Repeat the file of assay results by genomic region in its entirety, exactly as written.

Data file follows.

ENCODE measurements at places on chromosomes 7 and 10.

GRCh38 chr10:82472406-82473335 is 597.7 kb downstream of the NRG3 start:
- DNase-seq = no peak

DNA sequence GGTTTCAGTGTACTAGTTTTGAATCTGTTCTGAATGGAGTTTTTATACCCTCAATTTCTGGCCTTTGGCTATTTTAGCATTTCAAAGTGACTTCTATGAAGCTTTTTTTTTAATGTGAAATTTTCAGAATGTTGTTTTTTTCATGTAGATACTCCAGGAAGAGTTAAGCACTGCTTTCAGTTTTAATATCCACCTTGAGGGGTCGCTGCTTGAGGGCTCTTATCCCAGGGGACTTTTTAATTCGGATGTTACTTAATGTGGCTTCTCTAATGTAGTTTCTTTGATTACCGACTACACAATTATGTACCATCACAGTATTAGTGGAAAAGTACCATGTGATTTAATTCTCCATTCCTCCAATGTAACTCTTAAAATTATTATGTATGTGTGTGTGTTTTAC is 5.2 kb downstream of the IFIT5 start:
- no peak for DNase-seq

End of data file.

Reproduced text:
ENCODE measurements at places on chromosomes 7 and 10.

GRCh38 chr10:82472406-82473335 is 597.7 kb downstream of the NRG3 start:
- DNase-seq = no peak

DNA sequence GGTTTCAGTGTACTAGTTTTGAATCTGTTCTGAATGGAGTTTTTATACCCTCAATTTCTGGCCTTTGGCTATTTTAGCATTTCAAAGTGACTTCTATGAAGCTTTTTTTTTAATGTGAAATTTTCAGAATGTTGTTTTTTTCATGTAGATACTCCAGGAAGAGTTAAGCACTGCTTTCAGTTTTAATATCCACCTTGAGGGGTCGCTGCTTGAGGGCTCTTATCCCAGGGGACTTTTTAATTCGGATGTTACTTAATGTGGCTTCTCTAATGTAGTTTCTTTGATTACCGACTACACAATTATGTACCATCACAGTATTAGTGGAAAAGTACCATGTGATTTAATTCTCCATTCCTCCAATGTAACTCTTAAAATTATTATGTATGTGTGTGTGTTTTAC is 5.2 kb downstream of the IFIT5 start:
- no peak for DNase-seq